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// With budget woes, troubles at city hall and seat shuf ing at council, where is the leadership for the City of Fife?

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The City of Fife is spending more money than it is taking in from taxes and fees. The current two-year general fund of $37 million draws about $600,000 from the city’s cash reserves. That account will run out by 2019 if nothing else changes since expenses are growing at a rate of about 3 percent a year while revenues are growing at just about 1 percent.
One reason for the looming budget troubles involves the ongoing dispute between the city and the Puyallup Tribe over a shift in how a portion of tribal gaming revenues from the tribe’s two casino locations are distributed to non-tribal governments to offset any impact expenses the gaming generates.
A committee of tribal members and local government officials, including those from Fife, Tacoma and Pierce County, decides how 2 percent of the gaming revenues are allocated to agencies and governments each year. That process forwarded the recommendation that Fife receive nothing in 2016 because the city failed to itemize specific expenses linked to the tribe’s gaming activities the way other governments had done. That caused an $850,000 hit to Fife’s budget last year and created uncertainty in future years.
Fife officials contend that the 13-year-old gaming-impact agreement between the tribe and the city does not require specific invoices and has historically been an automatic transfer to the city’s general fund.
Reviewing the city’s budget shows some areas the council could look at, based on comparisons to nearby cities.
Fife, a city of 9,500 people, spends $700,000 a year for legal services, largely provided by its contract city attorney Loren Combs, a principal at VSI Law Group who has served the city for three decades. His retainer is $24,500 a month for city attorney services plus $210 per hour in legal fees if the city finds itself in legal disagreements. The city’s two-year battle with Greybeard Holdings over its marijuana moratorium alone cost Fife $167,000. The city has since settled the case, allowing Greybeard to open The Gallery later this year. The city still has the moratorium, although it is set for review in the coming months.
Milton spends a fraction of that for its legal services. That city of 6,900 residents has a legal fund of just $44,990 for a staff attorney to “provide general legal counsel and related services as well as Municipal Court Prosecution. These services include advising the mayor, council, and all other departments; representing the City in litigation, and preparing legislation for consideration by the Council,” according to its budget summary.
Edgewood spent $180,000 on legal services last year and recently approved a contract with Gig Harbor-based Carol Morris to shave $40,000 off that in 2017. That legal shift came as part of Edgewood’s government institutional process of reviewing all of its contracts at least every three years to serve its 9,300 residents as efficiently and effectively as possible.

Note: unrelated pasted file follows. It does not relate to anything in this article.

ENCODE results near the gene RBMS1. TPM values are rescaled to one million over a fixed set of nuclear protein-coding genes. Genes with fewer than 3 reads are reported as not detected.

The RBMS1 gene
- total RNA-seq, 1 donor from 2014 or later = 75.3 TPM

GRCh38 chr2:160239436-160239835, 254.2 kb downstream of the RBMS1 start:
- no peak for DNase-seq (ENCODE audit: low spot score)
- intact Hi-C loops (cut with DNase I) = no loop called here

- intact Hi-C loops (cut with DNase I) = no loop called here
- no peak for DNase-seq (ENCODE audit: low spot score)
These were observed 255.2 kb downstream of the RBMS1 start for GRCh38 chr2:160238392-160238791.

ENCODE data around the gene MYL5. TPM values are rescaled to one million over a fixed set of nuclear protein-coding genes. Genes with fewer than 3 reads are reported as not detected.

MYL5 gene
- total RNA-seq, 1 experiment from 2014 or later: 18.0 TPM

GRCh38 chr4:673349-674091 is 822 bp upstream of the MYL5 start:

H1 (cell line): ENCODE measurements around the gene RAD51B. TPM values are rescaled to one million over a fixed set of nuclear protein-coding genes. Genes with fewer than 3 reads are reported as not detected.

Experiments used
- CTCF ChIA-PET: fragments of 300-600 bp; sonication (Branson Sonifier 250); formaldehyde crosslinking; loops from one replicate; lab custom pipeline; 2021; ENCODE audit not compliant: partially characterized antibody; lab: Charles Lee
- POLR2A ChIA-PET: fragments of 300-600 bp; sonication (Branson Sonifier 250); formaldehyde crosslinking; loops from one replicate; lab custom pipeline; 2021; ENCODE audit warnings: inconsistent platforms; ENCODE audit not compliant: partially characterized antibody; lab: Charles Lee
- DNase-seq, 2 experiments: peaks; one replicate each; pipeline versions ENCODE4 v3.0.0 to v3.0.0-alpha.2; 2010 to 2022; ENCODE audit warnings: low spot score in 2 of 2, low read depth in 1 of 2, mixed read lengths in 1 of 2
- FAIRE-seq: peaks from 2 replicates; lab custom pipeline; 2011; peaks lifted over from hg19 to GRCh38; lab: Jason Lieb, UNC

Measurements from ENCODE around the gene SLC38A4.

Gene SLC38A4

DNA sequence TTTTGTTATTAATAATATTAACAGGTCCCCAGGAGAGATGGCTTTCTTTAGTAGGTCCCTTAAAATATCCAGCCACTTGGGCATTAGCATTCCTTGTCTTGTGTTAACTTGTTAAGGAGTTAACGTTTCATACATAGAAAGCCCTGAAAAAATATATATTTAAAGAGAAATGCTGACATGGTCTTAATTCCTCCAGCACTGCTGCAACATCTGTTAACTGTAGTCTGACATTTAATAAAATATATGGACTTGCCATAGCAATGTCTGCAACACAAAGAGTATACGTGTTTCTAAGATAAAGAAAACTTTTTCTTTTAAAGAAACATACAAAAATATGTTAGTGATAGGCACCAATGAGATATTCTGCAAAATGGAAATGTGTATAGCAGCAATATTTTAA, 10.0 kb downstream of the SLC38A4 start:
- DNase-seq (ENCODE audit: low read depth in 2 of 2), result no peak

“I think cities need to ask themselves those questions periodically,” Edgewood Mayor Daryl Eidinger said. “Every city is different and we are all trying to do what is best for our cities.”
Fife City Manager Subir Mukerjee said the city’s legal fees are actually cheaper than if the city had an in-house legal counsel department, which would require office and file storage space that City Hall doesn’t have to spare as well as the cost of hiring not only a full-time attorney, but a paralegal, an assistant city attorney and additional human resource staffers.
“Suddenly, the costs are higher,” he said, noting that the contract allows Fife to have legal advice when it needs it without those additional expenses, particularly with the high volume of commercial and public building projects in Fife. “With all of the stuff going on, that is the cost of doing business.”
‘Flyer’ now is monthly newsletter

The City of Fife has started a newsletter that will be directly mailed to residents and businesses in Fife. The monthly newsletter replaces the bimonthly “Fife Flyer” pages that for years had been appearing in the Fife Free Press newspaper.
The content of the double-sided, 8.5-by-11-inch, high-gloss newsletter will be created by current city staff and mailed by AlphaGraphics to 5,100 addresses at a cost of $1,883.29, according to price quotes to the city. That cost compares to $1,100 for two tabloid-sized “Fife Flyer” pages in every issue of the bi-monthly Fife Free Press that has a circulation of 8,000, with 7,000 mailed to Fife addresses and the rest delivered to 75 news boxes and businesses around the city. The Fife Free Press also had published the city’s annual report at no charge.
“During the research portion of our rebranding process last year, the number one complaint residents had was that they didn’t feel informed on city issues and topics,” Fife Economic Development & Communications Program Manager Laurel McQuade stated. “We are looking for new and more effective ways to reach them. The cool thing about this direct-mail newsletter is that it appears directly in a resident’s mailbox as one flat sheet. A resident won’t need to open or unfold anything. They will literally be holding city news in their hand, in a scan-able, readable format.”